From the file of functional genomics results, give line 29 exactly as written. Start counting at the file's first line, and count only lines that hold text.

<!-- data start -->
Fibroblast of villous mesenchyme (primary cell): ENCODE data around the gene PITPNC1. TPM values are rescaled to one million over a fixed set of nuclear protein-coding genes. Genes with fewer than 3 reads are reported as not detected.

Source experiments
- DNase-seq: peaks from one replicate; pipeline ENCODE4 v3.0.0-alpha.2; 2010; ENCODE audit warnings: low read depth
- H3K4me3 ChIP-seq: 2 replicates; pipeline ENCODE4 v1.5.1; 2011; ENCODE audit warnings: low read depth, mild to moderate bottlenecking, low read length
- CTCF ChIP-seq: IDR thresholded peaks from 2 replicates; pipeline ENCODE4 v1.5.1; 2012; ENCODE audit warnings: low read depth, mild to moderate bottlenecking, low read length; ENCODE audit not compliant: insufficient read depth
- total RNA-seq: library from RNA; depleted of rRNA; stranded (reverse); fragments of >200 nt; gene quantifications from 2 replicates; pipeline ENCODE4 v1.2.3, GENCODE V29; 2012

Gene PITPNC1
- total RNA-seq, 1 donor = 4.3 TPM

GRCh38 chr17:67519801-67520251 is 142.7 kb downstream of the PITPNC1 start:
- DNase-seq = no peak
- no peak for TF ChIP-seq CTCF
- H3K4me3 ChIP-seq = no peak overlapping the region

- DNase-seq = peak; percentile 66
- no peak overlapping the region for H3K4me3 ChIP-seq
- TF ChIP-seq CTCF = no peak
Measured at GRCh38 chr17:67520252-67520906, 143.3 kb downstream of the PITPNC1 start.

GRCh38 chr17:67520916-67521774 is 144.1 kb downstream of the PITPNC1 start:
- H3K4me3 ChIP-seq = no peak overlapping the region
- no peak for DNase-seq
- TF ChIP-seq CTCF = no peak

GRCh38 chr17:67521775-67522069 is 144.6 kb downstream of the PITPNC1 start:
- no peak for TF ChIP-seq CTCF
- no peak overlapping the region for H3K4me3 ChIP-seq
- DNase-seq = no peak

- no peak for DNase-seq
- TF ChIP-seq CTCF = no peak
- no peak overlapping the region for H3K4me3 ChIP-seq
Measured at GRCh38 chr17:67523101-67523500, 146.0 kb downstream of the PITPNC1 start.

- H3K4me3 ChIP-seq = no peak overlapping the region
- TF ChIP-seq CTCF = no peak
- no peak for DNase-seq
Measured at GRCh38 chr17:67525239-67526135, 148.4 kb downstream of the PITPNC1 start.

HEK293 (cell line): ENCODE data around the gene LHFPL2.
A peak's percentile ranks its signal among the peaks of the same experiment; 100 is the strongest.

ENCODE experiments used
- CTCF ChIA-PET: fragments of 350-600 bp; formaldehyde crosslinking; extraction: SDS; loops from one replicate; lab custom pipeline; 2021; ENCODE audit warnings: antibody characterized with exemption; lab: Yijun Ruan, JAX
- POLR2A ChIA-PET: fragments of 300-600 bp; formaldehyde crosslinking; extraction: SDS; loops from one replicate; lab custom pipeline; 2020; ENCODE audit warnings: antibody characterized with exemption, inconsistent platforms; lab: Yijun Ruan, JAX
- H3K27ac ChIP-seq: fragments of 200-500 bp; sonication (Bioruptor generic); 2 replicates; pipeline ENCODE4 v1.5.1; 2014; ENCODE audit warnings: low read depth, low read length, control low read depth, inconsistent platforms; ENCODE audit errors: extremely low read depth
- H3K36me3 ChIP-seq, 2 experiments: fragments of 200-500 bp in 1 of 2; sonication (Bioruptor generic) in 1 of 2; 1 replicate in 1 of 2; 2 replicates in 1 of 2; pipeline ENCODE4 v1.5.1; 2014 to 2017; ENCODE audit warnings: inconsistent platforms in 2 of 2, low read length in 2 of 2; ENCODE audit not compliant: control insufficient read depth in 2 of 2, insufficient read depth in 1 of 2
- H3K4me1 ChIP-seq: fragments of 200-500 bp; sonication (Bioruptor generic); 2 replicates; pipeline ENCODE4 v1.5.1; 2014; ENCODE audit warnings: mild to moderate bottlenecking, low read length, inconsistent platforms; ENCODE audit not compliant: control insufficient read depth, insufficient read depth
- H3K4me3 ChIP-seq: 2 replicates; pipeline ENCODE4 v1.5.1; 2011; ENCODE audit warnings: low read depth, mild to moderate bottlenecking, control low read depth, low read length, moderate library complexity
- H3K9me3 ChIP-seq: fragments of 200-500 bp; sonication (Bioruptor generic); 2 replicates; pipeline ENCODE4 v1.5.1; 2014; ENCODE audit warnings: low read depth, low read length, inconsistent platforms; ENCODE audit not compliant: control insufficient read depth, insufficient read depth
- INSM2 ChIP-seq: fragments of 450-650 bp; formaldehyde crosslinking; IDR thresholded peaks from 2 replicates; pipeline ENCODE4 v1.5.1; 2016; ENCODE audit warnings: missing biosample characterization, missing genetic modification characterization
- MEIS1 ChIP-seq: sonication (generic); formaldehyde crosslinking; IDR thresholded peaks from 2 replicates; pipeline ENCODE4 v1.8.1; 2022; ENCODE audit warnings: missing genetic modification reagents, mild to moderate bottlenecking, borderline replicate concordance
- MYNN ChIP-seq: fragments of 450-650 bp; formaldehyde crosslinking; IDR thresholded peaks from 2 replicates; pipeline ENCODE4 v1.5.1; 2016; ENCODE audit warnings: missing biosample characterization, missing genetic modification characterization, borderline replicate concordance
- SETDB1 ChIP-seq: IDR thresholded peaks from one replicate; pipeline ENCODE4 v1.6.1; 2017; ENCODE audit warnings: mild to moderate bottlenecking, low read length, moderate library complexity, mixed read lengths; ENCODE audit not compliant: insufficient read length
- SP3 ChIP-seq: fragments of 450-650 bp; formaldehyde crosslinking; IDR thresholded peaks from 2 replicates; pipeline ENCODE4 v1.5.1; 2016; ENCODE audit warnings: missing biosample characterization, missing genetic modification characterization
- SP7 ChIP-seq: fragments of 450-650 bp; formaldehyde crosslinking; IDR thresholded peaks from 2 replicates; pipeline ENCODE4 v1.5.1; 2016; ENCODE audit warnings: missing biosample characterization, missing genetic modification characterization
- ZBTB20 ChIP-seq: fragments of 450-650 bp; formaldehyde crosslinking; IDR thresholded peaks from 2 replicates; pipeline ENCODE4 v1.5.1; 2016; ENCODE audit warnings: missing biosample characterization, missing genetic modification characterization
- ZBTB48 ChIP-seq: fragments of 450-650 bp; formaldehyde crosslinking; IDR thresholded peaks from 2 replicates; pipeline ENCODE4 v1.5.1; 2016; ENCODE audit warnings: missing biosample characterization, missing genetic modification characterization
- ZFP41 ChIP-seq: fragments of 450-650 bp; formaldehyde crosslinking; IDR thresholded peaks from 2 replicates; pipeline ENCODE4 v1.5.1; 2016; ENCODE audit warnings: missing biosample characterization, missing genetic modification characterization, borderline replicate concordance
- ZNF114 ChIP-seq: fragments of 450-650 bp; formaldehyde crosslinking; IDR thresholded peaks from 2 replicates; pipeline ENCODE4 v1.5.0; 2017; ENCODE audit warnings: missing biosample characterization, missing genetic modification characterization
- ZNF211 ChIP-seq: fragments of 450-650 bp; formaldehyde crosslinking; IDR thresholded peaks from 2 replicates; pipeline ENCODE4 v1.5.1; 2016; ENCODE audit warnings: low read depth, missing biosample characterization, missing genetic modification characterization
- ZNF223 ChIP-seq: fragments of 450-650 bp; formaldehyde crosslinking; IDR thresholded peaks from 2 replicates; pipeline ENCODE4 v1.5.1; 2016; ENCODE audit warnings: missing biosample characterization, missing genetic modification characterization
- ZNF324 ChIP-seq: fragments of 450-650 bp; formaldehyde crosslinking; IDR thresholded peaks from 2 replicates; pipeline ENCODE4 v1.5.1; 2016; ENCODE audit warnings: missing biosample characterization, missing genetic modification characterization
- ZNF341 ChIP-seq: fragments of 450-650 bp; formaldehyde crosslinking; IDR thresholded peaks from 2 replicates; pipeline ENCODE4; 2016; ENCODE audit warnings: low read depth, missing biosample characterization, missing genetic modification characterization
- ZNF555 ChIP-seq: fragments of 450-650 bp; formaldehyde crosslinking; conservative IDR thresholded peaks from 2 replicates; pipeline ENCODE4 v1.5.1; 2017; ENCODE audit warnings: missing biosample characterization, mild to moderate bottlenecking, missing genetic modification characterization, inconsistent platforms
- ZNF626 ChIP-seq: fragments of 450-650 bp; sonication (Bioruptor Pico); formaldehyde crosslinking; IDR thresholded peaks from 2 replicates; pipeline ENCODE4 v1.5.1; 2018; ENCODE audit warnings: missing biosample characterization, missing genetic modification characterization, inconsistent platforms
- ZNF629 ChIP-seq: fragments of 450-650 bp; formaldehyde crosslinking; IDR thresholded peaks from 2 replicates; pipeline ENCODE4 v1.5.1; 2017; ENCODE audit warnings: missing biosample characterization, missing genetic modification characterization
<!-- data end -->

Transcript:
- H3K4me3 ChIP-seq = no peak overlapping the region